Relative to the size of the state’s economy, Washington’s spending on public programs, from K-12 education to parks and recreation, has been on the decline over the past several decades. One of the drivers of this under-investment is how our state raises revenue: half of state revenue comes from the sales tax, a regressive tax on a tax base that has been decreasing relative to our state’s economy for decades. In 2012, the Washington Supreme Court ruled in the McCleary decision that our state was not meeting its constitutional duty to amply fund and provide for basic education. Despite action by the legislature to raise revenue by adjusting property taxes, state spending on K-12 education has still not reached its relative levels from the early 1990s. Even before the pandemic, college, housing, and health care were unaffordable to many, and our state’s child care, public health, and mental health systems were in crisis. All of these systems need increased investment now to meet the needs of our state. 

Washington lawmakers must consider how to sustain the investments we need to build resilience and opportunity for Washingtonians

Currently, neither state nor federal governments tax the wealth of the ultra-rich, who derive their wealth largely from financial intangible property: stocks, bonds, mutual funds, and the like. Households with a net worth of $50 million and above typically hold half or more of their wealth in capital gains, mostly on financial property. A capital gain is the accrued value on an asset: the difference between the market value when it was bought and if it were sold today. A recent slate of ProPublica articles revealed the important distinction between income and wealth and the key role that accrued or “unrealized” capital gains play in the wealth-building of the ultra-wealthy. Rather than selling (i.e. “realizing”) assets to receive income from capital gains, the ultra-wealthy leverage their financial assets to obtain personal loans which are not subject to income tax and provide cash flow to fuel their lifestyles. In addition, unlike real property, financial intangible property is not taxed unless it is sold during an individual’s lifetime. As a result, some billionaires enjoy effective tax rates below those of the minimum wage workers their corporations employ.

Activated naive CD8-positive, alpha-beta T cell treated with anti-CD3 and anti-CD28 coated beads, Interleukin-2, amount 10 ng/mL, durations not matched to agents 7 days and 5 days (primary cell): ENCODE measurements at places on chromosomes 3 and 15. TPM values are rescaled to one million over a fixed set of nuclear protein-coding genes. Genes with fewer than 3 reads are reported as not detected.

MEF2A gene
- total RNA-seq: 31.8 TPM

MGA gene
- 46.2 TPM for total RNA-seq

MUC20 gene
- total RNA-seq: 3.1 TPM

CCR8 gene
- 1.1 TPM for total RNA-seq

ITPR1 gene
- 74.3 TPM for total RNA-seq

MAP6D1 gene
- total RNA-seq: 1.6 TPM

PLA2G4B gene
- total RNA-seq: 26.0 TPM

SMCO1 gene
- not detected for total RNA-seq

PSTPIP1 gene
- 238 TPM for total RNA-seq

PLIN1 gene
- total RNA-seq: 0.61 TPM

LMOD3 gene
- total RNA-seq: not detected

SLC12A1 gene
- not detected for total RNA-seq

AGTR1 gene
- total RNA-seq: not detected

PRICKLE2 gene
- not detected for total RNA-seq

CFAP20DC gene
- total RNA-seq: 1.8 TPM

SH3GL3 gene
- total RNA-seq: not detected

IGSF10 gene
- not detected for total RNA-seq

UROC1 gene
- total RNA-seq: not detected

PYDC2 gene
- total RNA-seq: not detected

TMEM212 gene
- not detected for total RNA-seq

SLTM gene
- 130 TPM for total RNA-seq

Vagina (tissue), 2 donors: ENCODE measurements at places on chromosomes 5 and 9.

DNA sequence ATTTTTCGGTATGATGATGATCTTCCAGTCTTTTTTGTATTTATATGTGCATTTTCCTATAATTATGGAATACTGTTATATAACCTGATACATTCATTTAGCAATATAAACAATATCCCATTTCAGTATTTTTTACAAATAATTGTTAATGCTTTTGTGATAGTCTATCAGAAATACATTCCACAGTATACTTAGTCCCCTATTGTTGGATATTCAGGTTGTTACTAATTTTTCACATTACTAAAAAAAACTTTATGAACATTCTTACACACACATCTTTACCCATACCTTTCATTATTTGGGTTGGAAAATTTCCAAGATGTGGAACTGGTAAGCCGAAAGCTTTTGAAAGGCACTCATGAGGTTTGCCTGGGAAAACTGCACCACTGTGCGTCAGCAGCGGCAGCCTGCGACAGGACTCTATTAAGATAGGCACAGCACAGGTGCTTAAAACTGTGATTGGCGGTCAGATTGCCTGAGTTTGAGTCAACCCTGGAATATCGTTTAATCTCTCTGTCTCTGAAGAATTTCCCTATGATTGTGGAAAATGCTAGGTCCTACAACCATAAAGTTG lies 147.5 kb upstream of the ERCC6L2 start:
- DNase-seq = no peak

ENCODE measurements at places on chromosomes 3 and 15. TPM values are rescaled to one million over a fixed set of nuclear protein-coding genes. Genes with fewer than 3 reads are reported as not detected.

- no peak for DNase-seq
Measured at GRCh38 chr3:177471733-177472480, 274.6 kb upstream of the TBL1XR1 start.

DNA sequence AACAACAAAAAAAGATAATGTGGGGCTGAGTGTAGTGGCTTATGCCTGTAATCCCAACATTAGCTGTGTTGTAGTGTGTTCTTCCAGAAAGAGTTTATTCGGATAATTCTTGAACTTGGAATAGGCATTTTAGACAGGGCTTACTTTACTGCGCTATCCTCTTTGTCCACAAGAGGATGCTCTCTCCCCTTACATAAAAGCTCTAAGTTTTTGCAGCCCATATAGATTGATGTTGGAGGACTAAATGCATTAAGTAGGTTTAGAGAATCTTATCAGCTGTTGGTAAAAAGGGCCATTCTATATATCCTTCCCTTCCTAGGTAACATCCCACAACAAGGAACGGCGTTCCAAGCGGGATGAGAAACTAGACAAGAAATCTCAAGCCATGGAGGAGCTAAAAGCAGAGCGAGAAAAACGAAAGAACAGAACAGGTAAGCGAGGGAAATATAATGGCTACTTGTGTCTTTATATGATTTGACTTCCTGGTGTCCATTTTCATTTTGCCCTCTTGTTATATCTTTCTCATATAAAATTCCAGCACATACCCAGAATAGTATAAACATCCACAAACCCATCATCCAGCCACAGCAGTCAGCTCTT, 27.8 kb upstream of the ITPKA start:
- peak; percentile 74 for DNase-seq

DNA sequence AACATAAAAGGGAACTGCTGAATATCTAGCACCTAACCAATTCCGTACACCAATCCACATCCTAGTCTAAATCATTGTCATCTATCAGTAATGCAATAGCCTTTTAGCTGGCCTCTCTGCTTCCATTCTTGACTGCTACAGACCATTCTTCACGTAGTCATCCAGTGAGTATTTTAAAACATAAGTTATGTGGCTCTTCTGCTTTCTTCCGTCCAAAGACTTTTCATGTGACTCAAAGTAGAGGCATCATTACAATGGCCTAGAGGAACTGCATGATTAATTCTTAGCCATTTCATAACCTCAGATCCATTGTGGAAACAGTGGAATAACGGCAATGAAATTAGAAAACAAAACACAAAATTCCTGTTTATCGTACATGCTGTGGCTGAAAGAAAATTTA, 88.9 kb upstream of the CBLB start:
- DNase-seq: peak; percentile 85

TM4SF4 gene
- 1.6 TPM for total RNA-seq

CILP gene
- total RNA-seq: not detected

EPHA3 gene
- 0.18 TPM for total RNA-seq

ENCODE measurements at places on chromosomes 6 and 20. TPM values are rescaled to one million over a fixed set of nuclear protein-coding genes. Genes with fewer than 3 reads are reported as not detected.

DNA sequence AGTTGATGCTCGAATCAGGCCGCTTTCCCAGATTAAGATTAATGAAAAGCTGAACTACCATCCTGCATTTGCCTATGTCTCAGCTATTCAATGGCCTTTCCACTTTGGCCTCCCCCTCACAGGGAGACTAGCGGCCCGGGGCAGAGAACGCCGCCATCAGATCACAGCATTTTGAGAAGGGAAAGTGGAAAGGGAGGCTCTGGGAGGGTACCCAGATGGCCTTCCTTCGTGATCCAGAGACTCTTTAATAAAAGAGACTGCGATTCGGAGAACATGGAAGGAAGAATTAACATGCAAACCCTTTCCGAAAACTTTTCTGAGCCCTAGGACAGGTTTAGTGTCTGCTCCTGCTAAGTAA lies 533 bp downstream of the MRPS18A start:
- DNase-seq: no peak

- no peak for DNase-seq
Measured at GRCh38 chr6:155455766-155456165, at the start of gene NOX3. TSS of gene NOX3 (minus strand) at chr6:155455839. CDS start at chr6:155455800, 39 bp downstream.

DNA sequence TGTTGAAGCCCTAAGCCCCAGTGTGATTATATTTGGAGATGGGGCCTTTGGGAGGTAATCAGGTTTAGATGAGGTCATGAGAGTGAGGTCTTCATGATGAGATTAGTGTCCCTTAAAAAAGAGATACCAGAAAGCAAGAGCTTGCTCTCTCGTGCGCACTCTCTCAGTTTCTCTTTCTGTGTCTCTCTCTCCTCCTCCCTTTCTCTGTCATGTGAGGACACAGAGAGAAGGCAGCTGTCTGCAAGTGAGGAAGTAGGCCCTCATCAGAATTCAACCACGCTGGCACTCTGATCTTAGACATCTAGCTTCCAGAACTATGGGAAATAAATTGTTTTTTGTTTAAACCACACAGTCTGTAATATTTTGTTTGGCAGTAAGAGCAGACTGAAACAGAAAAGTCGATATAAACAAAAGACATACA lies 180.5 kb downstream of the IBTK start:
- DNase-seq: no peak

One step our state legislature can make to bring greater fairness to our tax code and raise revenue to invest in Washingtonians is to tax the wealth of the ultra-rich. A proposal introduced in the 2021 legislative session by Representative Frame and Senator Hunt would do just that. HB 1406/SB 5426 proposes a property tax of 1% on financial intangible property, exempting the first $1 billion of financial assets. The Washington Department of Revenue (DOR) estimates fewer than 100 individuals would be subject to this tax, which would raise around $2.5 billion a year. For point of reference, the state’s existing property tax is also around 1% (when state and local levies are combined), affects millions of taxpayers in Washington, and raises around $3.6 billion a year.

New investments funded by a tax on the ultra-wealthy would provide a tremendous boost to the whole economy and particularly benefit the low-income, people of color, rural, and other communities that have been left behind by unequal growth and further harmed during the pandemic. Extensive research shows the positive multiplying economic effects of amply-funded public education, public health, childcare, and family economic security. Recent research from Western Washington University for the bipartisan Tax Structure Work Group shows a positive connection between increasing public investments, reducing poverty, and improving Washington’s economic competitiveness. 

This moment of growing inequality and increasing economic insecurity calls for significant new investments in Washington’s people and public goods. A simple 1% tax on the wealth of the ultra-wealthy will raise revenues from those who have seen their wealth increase dramatically during the pandemic and for many years before that. With this new progressive revenue, lawmakers could fuel a more equitable recovery and a more hopeful future for us all.

You can learn more about the wealth tax in our HB 1406/SB 5426 fact sheet.